Thursday, June 26, 2014

Bogie, Double Bogie

Screenwriter Raymond Khoury has had better luck with his series featuring FBI Special Agent Sean Reilly and archaeologist Tess Chaykin than in his two standalone novels, so he returns to Sean's world as Reilly investigates the death of a Russian diplomat who was very probably pushed through an apartment window. And the middle-aged couple who live in the apartment have disappeared, deepening the mystery. Reilly will find conspiracy several layers deep as he probes the case, uncovering a potentially world-wrecking new technology that may fall into the wrong hands if he isn't successful. One of the last men to use that technology: Grigori Rasputn, the "Mad Monk" whose machinations helped lead to the downfall of Tsar Nicholas II.

The Reilly novels let Khoury flex one of his strengths, which is a crisp, fluid action scene, and they also allow him a healthy dose of wry through Reilly's dialogue and observations. But Shadow suffers from an overly-long string of flashback sequences connecting a present-day character with Rasputin and the mysterious device sought by Russian spies. The flashbacks derail the momentum of the present-day plot and wind up bringing less to the story than their rabbit-chasing is worth. But they also serve to pad the story out, since Reilly and company basically wind up in several shootouts with Russian gangsters and spies in a sort of "Rinse. Lather. Repeat" mode. There's far too little Tess in the story and a couple too many places where Khoury gives in to his habit of lecturing through character monologues, and some of the windup depends way too much on a ridiculous coincidence uncovered by Reilly. Khoury's narrative skills and fun characters still give him a lot of tools to work with, but Rasputin's Shadow might have needed another measure before being sent off as completed.
It's 2005. A top-selling 2003 airport thriller has been in production and will hit theaters next year. So other publishers know exactly what they have to do: Get as many knockoffs of The DaVinci Code into print while people are still interested in secrets contained in centuries-old artwork and manuscripts and shadowy Vatican conspiracies.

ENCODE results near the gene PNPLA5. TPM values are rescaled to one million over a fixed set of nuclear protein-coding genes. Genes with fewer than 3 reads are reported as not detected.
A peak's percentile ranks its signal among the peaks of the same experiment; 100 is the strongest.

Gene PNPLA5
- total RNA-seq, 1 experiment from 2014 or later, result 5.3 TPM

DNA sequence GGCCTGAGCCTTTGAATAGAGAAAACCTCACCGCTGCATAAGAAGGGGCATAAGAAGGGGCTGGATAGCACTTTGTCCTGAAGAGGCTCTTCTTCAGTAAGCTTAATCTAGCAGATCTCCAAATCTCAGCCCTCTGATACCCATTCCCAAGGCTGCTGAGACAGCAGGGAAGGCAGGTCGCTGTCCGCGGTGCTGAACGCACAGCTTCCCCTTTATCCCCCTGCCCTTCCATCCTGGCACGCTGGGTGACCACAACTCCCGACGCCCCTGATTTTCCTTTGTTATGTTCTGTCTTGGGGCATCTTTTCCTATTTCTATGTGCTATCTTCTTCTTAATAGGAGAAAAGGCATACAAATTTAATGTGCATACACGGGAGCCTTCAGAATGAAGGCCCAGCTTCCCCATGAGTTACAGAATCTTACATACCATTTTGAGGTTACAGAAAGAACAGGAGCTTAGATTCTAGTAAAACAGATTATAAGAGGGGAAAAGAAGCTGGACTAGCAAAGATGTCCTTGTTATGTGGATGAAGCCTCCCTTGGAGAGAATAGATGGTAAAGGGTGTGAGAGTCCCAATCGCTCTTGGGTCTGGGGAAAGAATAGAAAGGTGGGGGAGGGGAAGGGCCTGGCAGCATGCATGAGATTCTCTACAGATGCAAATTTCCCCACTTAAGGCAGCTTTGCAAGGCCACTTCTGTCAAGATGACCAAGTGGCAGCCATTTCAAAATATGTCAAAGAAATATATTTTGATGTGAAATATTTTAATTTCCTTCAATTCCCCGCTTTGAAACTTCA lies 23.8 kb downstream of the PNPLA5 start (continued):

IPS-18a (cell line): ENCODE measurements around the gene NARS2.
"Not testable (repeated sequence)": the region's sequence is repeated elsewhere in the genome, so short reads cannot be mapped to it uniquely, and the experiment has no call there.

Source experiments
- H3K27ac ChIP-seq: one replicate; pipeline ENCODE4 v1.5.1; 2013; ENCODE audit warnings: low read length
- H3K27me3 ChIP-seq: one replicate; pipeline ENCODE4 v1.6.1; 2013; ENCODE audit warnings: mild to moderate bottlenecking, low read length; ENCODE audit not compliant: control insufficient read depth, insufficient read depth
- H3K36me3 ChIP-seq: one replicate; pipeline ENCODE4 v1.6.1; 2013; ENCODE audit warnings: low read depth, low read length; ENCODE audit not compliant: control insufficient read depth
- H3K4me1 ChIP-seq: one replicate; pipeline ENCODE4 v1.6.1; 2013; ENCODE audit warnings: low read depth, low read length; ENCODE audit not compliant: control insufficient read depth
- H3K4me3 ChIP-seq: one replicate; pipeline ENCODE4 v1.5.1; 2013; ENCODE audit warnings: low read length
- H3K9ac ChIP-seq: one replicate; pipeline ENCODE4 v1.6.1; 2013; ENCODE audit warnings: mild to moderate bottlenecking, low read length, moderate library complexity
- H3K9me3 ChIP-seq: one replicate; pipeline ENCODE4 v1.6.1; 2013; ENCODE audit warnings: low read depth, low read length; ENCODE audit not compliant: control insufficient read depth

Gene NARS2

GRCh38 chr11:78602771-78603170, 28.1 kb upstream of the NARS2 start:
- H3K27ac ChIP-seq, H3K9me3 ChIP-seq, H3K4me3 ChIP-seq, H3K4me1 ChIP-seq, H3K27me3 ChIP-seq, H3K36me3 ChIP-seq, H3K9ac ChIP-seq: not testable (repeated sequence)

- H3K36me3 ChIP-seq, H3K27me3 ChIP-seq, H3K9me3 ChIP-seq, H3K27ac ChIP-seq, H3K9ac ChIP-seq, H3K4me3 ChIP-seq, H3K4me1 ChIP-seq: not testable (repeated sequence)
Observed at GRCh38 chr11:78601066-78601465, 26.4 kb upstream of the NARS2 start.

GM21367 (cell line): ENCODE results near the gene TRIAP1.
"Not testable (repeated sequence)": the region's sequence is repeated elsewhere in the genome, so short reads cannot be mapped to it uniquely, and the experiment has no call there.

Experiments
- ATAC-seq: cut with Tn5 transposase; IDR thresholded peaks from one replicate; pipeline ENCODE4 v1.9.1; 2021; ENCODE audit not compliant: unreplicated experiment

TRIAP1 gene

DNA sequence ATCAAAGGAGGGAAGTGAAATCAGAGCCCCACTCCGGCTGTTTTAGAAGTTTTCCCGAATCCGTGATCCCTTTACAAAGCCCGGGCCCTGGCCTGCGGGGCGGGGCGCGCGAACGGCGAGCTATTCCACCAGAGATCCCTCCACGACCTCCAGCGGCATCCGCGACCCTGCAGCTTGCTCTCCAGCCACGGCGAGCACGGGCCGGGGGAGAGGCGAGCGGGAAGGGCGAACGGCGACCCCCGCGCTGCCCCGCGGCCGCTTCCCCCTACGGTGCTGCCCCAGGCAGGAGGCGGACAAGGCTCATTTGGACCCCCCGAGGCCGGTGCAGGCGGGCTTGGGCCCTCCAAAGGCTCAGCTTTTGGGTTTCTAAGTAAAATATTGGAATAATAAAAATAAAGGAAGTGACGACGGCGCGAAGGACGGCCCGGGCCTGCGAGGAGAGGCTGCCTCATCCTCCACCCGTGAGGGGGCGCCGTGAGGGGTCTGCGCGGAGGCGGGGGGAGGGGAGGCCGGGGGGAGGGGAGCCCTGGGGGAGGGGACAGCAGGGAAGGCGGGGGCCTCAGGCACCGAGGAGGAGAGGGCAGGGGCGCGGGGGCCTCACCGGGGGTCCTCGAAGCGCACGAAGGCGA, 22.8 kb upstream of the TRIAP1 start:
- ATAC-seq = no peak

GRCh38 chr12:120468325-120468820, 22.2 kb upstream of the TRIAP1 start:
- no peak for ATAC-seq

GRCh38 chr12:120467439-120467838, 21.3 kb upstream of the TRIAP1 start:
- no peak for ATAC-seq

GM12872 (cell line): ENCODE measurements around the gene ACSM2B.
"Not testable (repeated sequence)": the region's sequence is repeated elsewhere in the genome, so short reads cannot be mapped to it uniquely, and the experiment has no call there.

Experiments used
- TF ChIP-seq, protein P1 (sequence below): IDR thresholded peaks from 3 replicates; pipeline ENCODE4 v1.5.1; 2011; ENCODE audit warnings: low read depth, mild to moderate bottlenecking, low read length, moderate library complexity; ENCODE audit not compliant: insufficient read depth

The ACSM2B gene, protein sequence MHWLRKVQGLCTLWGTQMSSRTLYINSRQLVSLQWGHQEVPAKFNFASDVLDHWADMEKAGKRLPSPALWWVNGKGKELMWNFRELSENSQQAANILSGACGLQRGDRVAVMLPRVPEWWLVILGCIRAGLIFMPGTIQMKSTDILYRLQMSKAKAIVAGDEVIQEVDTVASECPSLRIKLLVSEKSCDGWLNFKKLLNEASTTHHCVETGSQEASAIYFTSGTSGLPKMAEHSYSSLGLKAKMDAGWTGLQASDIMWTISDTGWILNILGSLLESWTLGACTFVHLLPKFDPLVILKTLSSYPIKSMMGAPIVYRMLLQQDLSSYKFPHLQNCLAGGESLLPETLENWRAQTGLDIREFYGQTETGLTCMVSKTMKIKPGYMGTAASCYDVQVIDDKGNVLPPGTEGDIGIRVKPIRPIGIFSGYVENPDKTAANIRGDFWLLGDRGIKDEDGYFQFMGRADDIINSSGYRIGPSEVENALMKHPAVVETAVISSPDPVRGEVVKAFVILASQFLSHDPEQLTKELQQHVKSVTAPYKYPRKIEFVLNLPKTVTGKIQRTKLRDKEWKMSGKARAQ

So thriller author Christopher Hyde adds the pen name Paul Christopher to his work and offers up Michlangelo's Notebook, a novel which is almost entirely derivative and which is still not any good when it isn't.

Graduate art history student Finola "Finn" Ryan has found something incredible tucked into a back drawer of the works she is cataloging at the museum where she interns. An old, tattered page that may be from the famed lost anatomical sketchbook of Michelangelo himself. But her boss rejects her notion and fires her; then a mysterious assailant attacks her later that evening. Now alone and on the run, Finn calls on an old friend of her late father's, a rare book dealer named Michael Valentine. But Valentine has a past of a different sort, and he will call on those skills to help Finn unravel the conspiracy that endangers her.

Notebook mixes art theft, Vatican conspiracies, puzzle-solving and breathless flight from evil assassins in a tested formula. And Hyde has a much better hand at the keyboard than Brown. His dialogue rings more real, his sentences don't limp and he inserts touches such as an art aficionado noticing a room's paintings and decor before anything else. He switches narrative tone for different viewpoint settings and characters in a way that helps distinguish them.

All that being said, though, Notebook is just about as bad as a knockoff of an already lousy book could be. The flashback scenes take up far more space than they merit. The ending is rushed, with a fairly major plotline ending instead of really being resolved. The whole thing reads like someone bet Hyde he couldn't write a DaVinci Code-like thriller in less than a week and  he brought this manuscript back as proof he could. Too many narrative threads, incomplete resolutions, specious "history" fueling the core conspiracy... Notebook hits all the checkpoints. And it adds in a Manic Pixie Dream Girl heroine who speaks and acts exactly the way a middle-aged author would imagine a twenty-something female who begins a romance with a middle-aged book dealer would act.

Hyde would continue the Finn Ryan series and in 2009 offer a second series from the pen of "Paul Christopher." Without having read them, I would be fairly certain they were better than Michelangelo's Notebook. Because it would take a lot of work to make them worse, and nothing about Notebook indicates that this is a series in which Hyde wants to invest that much work.

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